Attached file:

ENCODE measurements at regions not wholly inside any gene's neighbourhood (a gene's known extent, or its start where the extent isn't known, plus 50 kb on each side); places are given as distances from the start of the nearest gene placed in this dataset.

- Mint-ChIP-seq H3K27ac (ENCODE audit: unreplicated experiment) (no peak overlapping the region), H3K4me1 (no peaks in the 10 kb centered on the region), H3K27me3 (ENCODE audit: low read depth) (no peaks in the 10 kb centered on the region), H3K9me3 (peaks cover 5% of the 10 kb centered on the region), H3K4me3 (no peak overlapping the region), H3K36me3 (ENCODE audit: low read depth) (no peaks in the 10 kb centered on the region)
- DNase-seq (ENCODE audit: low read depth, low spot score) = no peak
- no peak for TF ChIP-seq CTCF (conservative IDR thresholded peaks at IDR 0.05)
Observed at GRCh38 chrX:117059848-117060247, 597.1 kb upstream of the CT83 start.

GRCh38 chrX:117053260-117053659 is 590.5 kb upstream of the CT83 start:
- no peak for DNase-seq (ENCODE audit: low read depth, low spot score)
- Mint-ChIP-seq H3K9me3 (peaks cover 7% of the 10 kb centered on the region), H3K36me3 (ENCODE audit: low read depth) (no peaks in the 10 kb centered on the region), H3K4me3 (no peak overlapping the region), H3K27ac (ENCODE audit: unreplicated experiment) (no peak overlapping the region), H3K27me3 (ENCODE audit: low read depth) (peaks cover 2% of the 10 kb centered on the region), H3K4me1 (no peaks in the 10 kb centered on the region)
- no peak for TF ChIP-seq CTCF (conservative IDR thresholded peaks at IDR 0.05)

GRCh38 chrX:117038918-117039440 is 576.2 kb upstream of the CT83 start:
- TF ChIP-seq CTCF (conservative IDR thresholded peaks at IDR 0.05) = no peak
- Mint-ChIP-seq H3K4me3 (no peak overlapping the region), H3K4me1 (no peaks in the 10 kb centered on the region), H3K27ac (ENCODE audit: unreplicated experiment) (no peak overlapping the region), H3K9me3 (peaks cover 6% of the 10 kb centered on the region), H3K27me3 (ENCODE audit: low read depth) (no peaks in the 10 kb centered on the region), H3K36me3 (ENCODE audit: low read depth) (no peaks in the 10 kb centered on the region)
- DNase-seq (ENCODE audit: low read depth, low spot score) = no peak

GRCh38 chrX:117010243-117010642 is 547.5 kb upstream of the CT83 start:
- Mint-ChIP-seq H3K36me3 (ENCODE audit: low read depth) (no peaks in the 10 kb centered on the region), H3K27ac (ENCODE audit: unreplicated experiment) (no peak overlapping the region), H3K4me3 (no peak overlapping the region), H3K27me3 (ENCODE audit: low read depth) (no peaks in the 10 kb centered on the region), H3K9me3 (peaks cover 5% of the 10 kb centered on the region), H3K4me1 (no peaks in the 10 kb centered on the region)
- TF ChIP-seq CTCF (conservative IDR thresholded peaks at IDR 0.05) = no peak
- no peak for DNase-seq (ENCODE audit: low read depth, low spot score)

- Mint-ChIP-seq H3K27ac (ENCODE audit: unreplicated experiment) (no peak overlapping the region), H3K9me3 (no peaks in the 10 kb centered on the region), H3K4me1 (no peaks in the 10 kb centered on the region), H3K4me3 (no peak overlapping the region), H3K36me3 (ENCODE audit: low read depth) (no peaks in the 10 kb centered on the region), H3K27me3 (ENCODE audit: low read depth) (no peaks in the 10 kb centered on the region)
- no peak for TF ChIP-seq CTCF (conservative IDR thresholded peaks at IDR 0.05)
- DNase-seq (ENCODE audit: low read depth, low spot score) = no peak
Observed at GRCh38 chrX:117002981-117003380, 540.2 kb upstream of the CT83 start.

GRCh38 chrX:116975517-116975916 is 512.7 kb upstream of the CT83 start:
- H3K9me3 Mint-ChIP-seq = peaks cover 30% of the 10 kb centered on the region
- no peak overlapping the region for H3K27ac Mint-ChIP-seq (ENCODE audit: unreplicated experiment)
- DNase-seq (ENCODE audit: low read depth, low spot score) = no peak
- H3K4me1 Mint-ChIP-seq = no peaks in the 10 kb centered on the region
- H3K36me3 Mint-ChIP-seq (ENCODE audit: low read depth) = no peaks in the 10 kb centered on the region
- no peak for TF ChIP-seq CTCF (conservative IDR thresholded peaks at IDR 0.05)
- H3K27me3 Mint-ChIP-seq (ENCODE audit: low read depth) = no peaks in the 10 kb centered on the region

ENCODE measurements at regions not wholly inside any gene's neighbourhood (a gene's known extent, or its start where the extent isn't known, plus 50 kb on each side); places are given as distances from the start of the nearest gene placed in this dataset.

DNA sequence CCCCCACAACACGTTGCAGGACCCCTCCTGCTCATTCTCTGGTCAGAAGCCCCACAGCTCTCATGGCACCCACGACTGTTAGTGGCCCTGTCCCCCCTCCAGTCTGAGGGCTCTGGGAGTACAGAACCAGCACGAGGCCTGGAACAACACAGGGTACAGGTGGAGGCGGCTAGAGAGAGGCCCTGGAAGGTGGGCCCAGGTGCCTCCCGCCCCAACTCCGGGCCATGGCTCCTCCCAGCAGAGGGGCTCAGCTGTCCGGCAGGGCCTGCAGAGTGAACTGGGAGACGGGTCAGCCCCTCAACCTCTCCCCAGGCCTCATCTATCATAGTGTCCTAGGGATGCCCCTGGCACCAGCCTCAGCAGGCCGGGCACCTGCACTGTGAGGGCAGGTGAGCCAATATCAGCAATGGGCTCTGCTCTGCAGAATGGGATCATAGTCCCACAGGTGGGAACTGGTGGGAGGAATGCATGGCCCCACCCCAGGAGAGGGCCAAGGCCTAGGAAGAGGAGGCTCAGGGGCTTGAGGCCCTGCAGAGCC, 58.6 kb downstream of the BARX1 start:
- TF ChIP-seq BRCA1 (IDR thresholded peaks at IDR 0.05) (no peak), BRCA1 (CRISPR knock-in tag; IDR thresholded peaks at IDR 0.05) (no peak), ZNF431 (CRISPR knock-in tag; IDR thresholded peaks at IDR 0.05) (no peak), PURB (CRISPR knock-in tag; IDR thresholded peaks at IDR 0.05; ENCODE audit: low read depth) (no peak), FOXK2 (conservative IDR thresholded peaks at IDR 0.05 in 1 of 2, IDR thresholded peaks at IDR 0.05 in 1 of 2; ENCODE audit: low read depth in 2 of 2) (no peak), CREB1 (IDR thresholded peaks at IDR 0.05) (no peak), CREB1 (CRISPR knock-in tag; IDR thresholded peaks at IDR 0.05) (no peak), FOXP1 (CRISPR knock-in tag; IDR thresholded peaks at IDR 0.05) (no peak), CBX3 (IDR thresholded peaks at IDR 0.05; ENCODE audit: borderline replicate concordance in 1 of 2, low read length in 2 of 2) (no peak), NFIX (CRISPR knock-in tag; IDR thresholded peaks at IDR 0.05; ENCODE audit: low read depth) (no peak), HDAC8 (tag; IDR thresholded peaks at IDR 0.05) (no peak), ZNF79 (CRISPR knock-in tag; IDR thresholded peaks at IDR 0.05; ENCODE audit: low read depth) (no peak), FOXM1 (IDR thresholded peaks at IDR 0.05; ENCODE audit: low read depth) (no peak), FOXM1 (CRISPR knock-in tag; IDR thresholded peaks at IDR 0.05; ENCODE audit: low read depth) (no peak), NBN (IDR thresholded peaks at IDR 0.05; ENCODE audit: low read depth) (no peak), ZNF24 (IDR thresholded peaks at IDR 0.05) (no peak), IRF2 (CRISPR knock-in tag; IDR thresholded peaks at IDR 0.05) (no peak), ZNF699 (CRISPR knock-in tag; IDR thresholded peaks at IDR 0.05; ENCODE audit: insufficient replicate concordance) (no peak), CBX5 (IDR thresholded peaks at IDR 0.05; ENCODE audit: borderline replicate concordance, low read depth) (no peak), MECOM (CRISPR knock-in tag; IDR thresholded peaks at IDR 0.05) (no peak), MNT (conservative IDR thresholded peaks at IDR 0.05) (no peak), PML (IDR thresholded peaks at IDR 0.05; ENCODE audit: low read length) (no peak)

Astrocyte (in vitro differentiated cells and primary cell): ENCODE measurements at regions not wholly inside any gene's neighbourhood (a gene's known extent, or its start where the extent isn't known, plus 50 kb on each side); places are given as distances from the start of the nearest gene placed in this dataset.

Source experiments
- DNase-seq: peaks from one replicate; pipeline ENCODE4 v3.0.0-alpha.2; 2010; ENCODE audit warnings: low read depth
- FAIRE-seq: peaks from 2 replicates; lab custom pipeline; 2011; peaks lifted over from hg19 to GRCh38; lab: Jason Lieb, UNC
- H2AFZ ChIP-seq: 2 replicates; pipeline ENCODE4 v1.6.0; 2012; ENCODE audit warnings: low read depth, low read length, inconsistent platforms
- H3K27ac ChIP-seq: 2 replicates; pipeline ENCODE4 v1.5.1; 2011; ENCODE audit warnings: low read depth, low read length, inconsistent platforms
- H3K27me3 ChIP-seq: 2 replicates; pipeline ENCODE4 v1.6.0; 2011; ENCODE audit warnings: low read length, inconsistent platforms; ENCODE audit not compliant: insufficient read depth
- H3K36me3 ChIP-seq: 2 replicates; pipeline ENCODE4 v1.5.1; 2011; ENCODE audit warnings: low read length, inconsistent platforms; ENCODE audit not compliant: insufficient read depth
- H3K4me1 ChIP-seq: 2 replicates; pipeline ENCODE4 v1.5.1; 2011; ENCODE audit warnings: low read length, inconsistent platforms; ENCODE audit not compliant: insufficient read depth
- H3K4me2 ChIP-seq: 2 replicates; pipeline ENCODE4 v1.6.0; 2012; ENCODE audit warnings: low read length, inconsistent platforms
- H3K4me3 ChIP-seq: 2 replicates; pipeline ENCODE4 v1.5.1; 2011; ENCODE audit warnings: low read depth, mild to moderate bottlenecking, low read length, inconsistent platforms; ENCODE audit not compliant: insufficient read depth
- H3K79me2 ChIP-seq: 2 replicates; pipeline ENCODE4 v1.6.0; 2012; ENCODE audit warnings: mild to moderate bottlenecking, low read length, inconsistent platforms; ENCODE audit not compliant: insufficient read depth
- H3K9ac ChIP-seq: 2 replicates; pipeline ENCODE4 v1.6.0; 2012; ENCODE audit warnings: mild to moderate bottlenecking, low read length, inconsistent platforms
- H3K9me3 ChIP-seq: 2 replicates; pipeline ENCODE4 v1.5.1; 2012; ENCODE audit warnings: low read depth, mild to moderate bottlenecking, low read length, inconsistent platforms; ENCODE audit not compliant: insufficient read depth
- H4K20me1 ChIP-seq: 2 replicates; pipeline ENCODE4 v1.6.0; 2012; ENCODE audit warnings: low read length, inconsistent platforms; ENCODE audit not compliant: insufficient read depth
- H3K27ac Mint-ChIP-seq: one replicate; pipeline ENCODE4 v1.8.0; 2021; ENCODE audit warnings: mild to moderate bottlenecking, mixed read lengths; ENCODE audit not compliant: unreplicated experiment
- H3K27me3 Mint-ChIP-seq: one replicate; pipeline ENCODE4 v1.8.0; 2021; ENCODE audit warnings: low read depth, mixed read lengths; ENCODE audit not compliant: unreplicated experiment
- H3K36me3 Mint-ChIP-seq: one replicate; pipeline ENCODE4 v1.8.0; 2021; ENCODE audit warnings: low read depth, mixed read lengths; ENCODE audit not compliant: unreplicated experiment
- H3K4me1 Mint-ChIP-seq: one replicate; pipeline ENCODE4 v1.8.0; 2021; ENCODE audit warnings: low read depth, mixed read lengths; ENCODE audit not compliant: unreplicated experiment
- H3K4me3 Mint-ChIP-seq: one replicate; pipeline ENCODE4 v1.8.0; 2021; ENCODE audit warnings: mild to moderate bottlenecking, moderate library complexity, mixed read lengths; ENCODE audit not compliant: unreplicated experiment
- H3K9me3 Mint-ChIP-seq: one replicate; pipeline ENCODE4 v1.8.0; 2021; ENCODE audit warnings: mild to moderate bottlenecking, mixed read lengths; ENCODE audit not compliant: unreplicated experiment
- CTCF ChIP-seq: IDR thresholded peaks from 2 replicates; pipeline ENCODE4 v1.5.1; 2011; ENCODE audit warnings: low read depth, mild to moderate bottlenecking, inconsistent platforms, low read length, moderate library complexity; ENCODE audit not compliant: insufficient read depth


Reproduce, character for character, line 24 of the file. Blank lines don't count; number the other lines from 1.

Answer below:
- no peak overlapping the region for H3K27ac Mint-ChIP-seq (ENCODE audit: unreplicated experiment)